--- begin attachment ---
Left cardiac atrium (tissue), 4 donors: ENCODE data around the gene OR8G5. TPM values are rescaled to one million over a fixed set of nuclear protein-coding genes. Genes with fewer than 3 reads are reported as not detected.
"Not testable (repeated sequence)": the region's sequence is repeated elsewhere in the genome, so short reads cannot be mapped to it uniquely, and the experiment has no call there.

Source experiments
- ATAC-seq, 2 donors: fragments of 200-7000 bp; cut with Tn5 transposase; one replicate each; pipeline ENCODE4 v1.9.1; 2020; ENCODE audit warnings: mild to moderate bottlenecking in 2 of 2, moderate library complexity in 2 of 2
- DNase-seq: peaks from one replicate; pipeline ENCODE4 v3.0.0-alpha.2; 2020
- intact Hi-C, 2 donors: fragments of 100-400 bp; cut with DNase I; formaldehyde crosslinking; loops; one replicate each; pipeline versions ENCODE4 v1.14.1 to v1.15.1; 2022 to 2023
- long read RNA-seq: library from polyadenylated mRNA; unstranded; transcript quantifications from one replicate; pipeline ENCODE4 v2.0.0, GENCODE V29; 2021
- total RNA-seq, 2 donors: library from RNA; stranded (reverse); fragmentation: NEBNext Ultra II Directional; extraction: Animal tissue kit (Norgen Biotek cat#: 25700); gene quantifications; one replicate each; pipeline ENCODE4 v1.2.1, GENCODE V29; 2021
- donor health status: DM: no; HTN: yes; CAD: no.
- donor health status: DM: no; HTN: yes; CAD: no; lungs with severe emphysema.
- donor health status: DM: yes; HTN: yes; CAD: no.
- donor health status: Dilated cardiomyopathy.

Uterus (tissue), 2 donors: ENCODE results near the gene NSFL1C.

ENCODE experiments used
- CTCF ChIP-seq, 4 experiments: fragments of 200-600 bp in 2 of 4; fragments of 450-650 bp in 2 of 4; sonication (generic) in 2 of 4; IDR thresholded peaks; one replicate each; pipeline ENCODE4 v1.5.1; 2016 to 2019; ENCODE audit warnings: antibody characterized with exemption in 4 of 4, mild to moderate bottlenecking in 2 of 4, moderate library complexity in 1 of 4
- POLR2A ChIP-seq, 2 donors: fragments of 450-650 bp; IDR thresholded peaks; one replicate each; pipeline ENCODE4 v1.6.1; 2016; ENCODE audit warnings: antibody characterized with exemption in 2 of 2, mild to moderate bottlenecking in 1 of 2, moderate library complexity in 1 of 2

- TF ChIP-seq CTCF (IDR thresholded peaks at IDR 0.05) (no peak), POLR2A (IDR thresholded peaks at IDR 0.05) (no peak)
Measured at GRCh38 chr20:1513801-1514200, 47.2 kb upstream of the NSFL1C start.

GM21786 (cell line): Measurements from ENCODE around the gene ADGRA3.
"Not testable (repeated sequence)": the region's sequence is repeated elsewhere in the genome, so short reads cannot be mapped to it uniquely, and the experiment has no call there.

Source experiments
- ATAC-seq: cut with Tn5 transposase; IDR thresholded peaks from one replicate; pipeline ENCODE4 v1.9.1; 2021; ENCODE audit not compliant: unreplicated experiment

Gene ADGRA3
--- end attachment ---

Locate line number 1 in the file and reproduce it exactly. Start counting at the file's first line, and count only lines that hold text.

Left cardiac atrium (tissue), 4 donors: ENCODE data around the gene OR8G5. TPM values are rescaled to one million over a fixed set of nuclear protein-coding genes. Genes with fewer than 3 reads are reported as not detected.